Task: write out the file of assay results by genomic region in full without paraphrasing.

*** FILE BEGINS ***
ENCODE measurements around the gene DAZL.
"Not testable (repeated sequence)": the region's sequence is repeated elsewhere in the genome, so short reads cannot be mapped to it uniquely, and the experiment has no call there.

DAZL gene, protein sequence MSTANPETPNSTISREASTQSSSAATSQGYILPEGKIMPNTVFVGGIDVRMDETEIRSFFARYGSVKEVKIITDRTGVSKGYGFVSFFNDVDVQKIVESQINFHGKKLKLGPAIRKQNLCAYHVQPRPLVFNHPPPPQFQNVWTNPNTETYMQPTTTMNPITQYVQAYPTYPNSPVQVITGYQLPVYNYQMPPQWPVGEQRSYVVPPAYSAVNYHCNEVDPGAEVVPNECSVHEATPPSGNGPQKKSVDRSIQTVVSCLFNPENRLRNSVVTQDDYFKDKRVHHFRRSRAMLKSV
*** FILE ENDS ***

ENCODE measurements around the gene DAZL.
"Not testable (repeated sequence)": the region's sequence is repeated elsewhere in the genome, so short reads cannot be mapped to it uniquely, and the experiment has no call there.

DAZL gene, protein sequence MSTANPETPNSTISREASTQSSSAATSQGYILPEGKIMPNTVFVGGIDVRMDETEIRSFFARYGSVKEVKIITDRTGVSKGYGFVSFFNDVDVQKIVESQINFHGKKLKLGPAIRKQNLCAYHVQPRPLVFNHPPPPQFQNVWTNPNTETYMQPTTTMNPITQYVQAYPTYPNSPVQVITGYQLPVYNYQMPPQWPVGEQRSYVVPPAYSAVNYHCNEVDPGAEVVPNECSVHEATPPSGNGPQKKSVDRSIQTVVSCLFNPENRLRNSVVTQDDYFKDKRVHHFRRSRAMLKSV